PHNOM PENH, July 26, 2010 (AFP) - A UN-backed war crimes court on Monday sentenced a former Khmer Rouge prison chief to 30 years in prison for his role in Cambodia's "Killing Fields" atrocities in the late 1970s.
Kaing Guek Eav, better known as Duch, is the first Khmer Rouge cadre to be convicted in an international tribunal over the deaths of up to two million people through starvation, overwork and execution at the hands of the regime.
|A handout picture released by the court on July 26, 2010 shows Duch sitting in the court room at the Extraodinary Chambers in the Courts of Cambodia (ECCC) in Phnom Penh July 26, 2010. AFP|
The 67-year-old was initially given 35 years but the court reduced the jail sentence after ruling that he had been detained illegally for years before the UN-backed tribunal was established.
Duch apologised during his trial in Phnom Penh for overseeing the murders of around 15,000 men, women and children at Tuol Sleng prison, also known as S-21, but shocked the court in November by finally asking to be acquitted.
The maths teacher-turned-revolutionary was convicted of charges including crimes against humanity and war crimes.
"The role of the accused as the undisputed head of S-21 is confirmed by the accused's own admission, the testimony of witnesses and civil parties," head judge Nil Nonn said as he read out the verdict.
Tuol Sleng was the centre of the Khmer Rouge security apparatus and thousands of inmates were taken from there for execution in a nearby orchard that served as a "Killing Field".
Crowds of Cambodians, including regime survivors and Buddhist monks, turned up at the specially built court on the outskirts of Phnom Penh, hoping to finally see justice for the Khmer Rouge's crimes during its 1975-1979 rule.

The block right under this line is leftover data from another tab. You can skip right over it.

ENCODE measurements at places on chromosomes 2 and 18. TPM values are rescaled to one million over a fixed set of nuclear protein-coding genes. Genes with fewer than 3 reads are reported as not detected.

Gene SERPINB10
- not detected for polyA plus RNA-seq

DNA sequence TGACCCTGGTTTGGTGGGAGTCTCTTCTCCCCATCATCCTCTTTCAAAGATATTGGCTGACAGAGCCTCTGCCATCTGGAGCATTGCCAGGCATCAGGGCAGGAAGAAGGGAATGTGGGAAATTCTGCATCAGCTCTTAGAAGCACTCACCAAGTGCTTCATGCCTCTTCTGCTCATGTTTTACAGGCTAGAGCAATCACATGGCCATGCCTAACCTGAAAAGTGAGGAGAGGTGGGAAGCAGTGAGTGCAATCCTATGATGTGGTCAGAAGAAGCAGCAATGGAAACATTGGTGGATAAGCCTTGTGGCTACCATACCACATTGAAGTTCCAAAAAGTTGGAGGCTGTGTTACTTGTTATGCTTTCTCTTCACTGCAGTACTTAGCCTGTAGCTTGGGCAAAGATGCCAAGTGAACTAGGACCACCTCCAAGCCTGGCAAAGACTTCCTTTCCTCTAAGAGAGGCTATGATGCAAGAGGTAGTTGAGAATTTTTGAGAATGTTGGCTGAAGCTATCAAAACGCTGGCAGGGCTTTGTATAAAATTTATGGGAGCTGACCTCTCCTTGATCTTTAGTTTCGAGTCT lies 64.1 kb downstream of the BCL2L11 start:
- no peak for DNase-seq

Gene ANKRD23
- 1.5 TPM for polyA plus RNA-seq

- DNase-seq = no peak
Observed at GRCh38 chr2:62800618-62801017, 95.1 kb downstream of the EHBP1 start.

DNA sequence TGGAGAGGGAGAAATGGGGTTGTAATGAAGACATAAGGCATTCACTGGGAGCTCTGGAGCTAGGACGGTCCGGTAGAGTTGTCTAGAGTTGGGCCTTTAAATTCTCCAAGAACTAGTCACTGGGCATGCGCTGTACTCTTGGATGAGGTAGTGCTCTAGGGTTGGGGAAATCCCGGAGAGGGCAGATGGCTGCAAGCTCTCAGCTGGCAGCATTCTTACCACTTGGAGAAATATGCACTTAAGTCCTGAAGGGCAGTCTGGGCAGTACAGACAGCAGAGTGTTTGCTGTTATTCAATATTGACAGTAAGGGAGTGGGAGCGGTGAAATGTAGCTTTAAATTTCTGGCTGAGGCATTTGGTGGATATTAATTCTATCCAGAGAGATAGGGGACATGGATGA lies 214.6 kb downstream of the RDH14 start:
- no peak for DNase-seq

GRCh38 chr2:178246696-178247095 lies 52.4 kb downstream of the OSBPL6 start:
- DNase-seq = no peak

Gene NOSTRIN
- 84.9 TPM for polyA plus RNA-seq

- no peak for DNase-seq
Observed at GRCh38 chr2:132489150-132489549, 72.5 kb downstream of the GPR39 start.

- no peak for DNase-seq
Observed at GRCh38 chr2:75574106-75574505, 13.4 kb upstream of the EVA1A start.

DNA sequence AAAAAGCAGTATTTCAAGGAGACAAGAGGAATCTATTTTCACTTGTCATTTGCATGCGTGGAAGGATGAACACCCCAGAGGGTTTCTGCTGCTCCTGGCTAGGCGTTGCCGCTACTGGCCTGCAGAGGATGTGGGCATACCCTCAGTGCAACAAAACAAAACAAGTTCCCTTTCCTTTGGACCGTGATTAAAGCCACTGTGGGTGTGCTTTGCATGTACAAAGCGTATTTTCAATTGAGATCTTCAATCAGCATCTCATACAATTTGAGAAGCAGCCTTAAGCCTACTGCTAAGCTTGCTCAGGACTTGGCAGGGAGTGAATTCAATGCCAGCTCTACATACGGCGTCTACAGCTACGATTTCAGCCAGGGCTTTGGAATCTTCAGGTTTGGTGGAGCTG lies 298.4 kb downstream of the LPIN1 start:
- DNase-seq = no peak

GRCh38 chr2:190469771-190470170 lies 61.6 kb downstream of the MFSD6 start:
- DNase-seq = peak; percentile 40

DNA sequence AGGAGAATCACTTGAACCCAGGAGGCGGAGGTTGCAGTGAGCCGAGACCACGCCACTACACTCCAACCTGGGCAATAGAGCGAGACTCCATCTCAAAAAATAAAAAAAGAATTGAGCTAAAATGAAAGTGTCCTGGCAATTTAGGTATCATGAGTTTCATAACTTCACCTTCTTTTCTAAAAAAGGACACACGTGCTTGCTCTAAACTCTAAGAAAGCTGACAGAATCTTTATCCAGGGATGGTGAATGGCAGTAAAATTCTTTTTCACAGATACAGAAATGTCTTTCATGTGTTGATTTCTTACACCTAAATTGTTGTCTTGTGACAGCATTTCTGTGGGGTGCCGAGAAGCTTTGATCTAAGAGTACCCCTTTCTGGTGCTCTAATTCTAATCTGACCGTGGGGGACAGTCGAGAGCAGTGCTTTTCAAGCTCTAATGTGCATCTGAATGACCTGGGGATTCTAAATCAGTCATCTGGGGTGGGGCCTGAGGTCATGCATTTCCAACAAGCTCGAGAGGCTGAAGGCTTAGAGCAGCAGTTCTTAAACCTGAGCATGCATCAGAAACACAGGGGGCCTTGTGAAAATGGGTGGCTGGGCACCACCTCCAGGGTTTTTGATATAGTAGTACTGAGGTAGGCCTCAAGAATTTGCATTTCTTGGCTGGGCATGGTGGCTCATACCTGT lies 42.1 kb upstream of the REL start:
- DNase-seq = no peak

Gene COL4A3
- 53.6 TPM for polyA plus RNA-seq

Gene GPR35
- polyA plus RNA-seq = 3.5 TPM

Prosecutors had asked for a 40-year prison sentence from the tribunal, which did not have the power to impose the death penalty.
Duch, wearing a blue shirt, slumped in his chair as the tribual read out of the verdict in a courtroom shielded by a huge bullet-proof screen to prevent revenge attacks by Khmer Rouge victims.
He was transported to court in an armoured Land Cruiser with blacked-out windows from the nearby villa-style detention centre where he was being held with four other regime leaders, who face trial for genocide early next year.
Led by "Brother Number One" Pol Pot, the Khmer Rouge was responsible for one of the worst horrors of the 20th century, wiping out nearly a quarter of the population.
The Khmer Rouge was ousted by Vietnamese-backed forces in 1979, but continued to fight a civil war until 1998. Pol Pot died in the same year.
Duch has been detained since 1999, when he was found working as a Christian aid worker in the jungle, and was formally arrested by the tribunal in July 2007.
The court has faced controversy over allegations of interference by the government and claims that Cambodian staff paid kickbacks for their jobs.
The joint trial of four more senior Khmer Rouge leaders charged with genocide is expected to start in 2011.
The court is also investigating whether to open more cases against five other former Khmer Rouge cadres after a dispute between the international and Cambodian co-prosecutors over whether to pursue more suspects.